Ethanol Free Baby!

Discussion in 'Battle Scooters' started by elite1, Apr 17, 2012.

  1. baloneyskin daddy

    baloneyskin daddy bikaholic

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    Pretty certain they're honest Injuns on the gas. Its a largly, or at one time was, farming area where a lot of the farmers were complaining about the eth ruining the older equipment. The station owners went to great lengths to find out 1st if they could legally sell non-eth and then found a supplier. I also fully understand the science aspect to the mileage it just doesnt change the fact that my mileage stays pretty consistant.
    #41
  2. topless

    topless Been here awhile

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    I've worked around refineries and ethanol plants for over 20 years. I've watched the EPA stick their noses in places that it shouldn't ever have gone, and regulations from other Federal agencies that make no sense at all. Part of the problem the U.S. has is you get people making regulations that have zero practical experience and an ideology that is contrary to everything we do.
    Go back to the early 70's, when the Feds outlawed tetra-ethyl lead, they replaced it with MTBE. MTBE was so nasty, every single piece of fuel handling equipment had to replace their rubber seals with either telfon or a rubber call Kalrez. Finally after 20 years, these bureaucrats (actually the next generation of brain dead Federal employees) figured out the MTBE was a terrible chemical and caused all kinds of problems; cancer, ground water pollution, etc. They should have gone to ethanol then, but guess who was making the MTBE? If you guessed the chemical divisions of oil companies you'd be right. Oil companies paid good money for the privilege of making their own required fuel additive.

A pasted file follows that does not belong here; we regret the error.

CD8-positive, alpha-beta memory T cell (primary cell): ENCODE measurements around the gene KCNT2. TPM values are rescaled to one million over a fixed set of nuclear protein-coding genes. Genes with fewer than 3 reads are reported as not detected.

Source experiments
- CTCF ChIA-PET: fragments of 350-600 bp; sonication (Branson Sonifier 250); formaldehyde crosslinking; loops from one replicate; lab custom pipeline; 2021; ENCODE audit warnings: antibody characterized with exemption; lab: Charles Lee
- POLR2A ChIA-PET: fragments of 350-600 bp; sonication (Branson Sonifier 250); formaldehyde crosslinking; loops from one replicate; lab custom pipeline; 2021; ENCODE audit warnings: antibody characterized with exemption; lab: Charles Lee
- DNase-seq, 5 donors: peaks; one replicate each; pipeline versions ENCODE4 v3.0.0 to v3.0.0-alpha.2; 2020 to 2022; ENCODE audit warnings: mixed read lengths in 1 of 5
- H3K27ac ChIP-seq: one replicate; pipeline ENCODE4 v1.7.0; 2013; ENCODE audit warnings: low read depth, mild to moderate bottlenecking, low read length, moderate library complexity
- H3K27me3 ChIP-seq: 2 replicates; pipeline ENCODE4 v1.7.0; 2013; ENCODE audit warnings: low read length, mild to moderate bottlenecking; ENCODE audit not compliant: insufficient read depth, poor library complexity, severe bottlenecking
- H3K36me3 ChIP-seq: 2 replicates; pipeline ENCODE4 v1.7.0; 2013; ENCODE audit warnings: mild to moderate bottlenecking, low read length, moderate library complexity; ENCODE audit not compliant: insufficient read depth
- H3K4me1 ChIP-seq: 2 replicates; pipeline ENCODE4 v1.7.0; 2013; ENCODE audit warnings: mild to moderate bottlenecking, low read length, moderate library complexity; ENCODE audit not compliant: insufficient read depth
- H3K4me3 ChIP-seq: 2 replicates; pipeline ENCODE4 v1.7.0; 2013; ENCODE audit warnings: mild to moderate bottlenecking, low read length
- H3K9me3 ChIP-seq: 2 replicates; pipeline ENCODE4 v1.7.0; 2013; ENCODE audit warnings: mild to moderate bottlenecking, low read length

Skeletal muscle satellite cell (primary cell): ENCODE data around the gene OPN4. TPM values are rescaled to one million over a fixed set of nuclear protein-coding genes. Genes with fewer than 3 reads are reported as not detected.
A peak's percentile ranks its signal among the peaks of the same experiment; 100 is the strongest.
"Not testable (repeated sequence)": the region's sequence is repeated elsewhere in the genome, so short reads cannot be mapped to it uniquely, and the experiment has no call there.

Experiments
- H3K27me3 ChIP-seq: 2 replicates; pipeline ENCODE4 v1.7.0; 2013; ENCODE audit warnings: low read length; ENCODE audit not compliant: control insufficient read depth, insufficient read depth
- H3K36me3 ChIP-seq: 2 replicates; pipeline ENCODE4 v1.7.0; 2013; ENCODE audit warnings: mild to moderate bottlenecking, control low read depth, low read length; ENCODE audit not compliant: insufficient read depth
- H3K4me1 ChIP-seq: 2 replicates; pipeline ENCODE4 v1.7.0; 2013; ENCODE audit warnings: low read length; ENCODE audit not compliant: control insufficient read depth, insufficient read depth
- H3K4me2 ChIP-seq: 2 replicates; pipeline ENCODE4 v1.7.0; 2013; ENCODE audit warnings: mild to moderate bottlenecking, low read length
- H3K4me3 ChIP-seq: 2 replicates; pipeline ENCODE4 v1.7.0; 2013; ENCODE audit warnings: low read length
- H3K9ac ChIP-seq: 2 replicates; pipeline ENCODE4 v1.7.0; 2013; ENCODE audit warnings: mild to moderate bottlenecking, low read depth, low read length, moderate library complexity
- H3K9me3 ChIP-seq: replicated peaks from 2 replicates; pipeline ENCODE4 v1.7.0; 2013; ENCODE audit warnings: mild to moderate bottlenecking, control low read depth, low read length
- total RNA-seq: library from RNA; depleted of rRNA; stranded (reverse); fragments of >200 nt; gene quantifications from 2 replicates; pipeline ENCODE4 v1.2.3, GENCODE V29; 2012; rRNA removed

Don't buy into the bs that ethanol takes food away from people. That's not even close to being true. Yes, most ethanol is currently being made from corn, but the corn doesn't disappear when the ethanol is removed from it. The processed corn is then made into animal feed. There are millions of acres of farmland that the Feds pay the farmers, NOT to farm. There are other crops that can be used to make ethanol, basically any plant that has starch in it. They are working on new ethanol plants that use wheat straw and switch grass, all types of plant material to make the ethanol from. The difference is it takes a lot more of these materials to make the same volume of ethanol.
    If ethanol had been used 40 years ago, the learning curve of which rubbers to use and clearances for fuel pumps, etc would not be an issue.
    So, thank your fat cat politicians and government bureaucrats for all the problems, most of them are enjoying retirement or dead.
    E85 is a great race car fuel, especially for boosted motors. It has an octane rating of 100-105 and can replace $10/gal race gas.
    #42
  3. CaseyJones

    CaseyJones Ridin' that train

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    http://en.wikipedia.org/wiki/Gasoline_gallon_equivalent

    GGE - Gasoline Gallon Equivalent (US Gallons) tables

    GGE Calculated for Gasoline in US Gallons at 114,000 BTU per Gallon